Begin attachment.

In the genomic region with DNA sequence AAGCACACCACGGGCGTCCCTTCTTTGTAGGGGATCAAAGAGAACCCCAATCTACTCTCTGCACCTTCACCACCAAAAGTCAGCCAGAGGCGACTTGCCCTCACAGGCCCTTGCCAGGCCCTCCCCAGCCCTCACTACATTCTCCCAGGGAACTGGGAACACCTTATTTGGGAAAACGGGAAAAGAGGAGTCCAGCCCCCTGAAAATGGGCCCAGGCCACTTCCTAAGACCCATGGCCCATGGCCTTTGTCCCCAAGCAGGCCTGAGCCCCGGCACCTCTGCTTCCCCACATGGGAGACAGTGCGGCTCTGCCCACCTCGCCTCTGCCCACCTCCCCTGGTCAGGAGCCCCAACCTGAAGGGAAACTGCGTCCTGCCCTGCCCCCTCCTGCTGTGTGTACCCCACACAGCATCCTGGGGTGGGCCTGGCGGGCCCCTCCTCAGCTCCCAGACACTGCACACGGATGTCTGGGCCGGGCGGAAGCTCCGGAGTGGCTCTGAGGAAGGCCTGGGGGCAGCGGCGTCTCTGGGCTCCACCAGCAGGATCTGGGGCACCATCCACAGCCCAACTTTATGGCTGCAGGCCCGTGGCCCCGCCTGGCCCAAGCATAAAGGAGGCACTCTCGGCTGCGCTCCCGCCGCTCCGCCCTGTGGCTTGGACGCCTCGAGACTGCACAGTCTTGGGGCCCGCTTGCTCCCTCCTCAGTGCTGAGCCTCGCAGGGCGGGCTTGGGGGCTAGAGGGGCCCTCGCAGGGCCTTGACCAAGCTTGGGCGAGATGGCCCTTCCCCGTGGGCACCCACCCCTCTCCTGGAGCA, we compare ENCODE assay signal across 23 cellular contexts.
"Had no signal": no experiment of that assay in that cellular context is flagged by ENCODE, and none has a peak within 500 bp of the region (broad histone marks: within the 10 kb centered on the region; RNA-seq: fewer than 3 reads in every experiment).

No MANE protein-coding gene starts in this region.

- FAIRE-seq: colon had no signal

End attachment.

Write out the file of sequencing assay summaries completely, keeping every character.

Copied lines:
In the genomic region with DNA sequence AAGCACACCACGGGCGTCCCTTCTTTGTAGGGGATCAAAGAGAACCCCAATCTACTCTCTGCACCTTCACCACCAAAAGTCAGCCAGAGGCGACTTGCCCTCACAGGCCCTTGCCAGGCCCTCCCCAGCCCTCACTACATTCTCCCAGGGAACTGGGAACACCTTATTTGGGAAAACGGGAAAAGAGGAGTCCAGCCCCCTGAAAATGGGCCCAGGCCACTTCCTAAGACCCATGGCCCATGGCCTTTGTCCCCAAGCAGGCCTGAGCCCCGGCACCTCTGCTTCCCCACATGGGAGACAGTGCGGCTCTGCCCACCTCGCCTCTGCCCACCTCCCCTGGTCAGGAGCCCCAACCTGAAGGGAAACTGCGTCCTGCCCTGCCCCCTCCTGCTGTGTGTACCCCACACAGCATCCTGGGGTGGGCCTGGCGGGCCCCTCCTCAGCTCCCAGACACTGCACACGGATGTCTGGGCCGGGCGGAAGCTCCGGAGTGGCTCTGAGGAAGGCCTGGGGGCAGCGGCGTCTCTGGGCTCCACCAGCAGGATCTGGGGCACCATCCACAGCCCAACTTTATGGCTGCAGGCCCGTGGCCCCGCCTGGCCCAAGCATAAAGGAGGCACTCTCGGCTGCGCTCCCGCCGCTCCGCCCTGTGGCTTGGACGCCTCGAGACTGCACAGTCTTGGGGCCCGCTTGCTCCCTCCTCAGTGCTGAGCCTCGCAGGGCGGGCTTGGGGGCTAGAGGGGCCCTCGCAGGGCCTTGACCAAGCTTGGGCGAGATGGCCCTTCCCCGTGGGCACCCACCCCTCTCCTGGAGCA, we compare ENCODE assay signal across 23 cellular contexts.
"Had no signal": no experiment of that assay in that cellular context is flagged by ENCODE, and none has a peak within 500 bp of the region (broad histone marks: within the 10 kb centered on the region; RNA-seq: fewer than 3 reads in every experiment).

No MANE protein-coding gene starts in this region.

- FAIRE-seq: colon had no signal